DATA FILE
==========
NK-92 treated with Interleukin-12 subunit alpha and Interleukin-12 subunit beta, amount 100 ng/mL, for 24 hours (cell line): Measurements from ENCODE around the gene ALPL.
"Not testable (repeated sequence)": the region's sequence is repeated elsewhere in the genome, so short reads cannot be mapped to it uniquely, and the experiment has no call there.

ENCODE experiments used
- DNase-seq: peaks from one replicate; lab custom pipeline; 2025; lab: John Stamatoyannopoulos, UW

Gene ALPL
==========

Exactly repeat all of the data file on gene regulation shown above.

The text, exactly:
NK-92 treated with Interleukin-12 subunit alpha and Interleukin-12 subunit beta, amount 100 ng/mL, for 24 hours (cell line): Measurements from ENCODE around the gene ALPL.
"Not testable (repeated sequence)": the region's sequence is repeated elsewhere in the genome, so short reads cannot be mapped to it uniquely, and the experiment has no call there.

ENCODE experiments used
- DNase-seq: peaks from one replicate; lab custom pipeline; 2025; lab: John Stamatoyannopoulos, UW

Gene ALPL